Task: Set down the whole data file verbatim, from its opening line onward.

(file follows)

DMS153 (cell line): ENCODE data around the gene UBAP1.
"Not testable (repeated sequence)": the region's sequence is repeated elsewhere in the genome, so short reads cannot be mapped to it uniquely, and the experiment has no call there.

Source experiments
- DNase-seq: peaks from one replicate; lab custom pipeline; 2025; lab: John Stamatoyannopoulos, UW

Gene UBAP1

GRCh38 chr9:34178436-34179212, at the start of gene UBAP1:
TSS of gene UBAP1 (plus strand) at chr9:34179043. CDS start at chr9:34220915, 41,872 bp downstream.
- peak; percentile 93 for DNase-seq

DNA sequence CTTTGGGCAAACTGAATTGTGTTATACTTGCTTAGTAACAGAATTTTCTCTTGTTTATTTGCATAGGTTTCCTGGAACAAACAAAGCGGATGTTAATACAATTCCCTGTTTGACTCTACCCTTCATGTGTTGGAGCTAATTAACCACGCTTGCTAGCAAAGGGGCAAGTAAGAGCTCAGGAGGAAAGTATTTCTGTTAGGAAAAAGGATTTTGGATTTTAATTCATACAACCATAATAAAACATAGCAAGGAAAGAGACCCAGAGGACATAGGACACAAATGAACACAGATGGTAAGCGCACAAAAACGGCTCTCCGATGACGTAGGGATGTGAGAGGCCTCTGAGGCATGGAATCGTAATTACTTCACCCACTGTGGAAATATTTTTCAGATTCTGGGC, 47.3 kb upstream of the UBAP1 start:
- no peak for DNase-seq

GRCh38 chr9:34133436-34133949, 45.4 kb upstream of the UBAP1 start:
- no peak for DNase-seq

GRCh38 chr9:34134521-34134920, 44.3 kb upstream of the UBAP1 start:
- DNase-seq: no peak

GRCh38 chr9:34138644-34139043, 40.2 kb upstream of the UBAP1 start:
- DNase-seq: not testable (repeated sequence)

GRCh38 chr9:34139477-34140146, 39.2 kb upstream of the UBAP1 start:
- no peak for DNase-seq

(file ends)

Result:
DMS153 (cell line): ENCODE data around the gene UBAP1.
"Not testable (repeated sequence)": the region's sequence is repeated elsewhere in the genome, so short reads cannot be mapped to it uniquely, and the experiment has no call there.

Source experiments
- DNase-seq: peaks from one replicate; lab custom pipeline; 2025; lab: John Stamatoyannopoulos, UW

Gene UBAP1

GRCh38 chr9:34178436-34179212, at the start of gene UBAP1:
TSS of gene UBAP1 (plus strand) at chr9:34179043. CDS start at chr9:34220915, 41,872 bp downstream.
- peak; percentile 93 for DNase-seq

DNA sequence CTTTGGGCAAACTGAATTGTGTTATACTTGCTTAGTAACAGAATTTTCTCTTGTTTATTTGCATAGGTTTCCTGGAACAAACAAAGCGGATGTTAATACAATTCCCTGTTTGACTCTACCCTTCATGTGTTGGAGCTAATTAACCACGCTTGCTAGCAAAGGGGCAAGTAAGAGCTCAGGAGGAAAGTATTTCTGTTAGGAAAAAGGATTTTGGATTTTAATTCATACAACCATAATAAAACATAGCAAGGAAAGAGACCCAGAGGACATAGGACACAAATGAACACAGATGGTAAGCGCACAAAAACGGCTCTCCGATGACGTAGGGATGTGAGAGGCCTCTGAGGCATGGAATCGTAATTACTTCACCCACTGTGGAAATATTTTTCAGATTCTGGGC, 47.3 kb upstream of the UBAP1 start:
- no peak for DNase-seq

GRCh38 chr9:34133436-34133949, 45.4 kb upstream of the UBAP1 start:
- no peak for DNase-seq

GRCh38 chr9:34134521-34134920, 44.3 kb upstream of the UBAP1 start:
- DNase-seq: no peak

GRCh38 chr9:34138644-34139043, 40.2 kb upstream of the UBAP1 start:
- DNase-seq: not testable (repeated sequence)

GRCh38 chr9:34139477-34140146, 39.2 kb upstream of the UBAP1 start:
- no peak for DNase-seq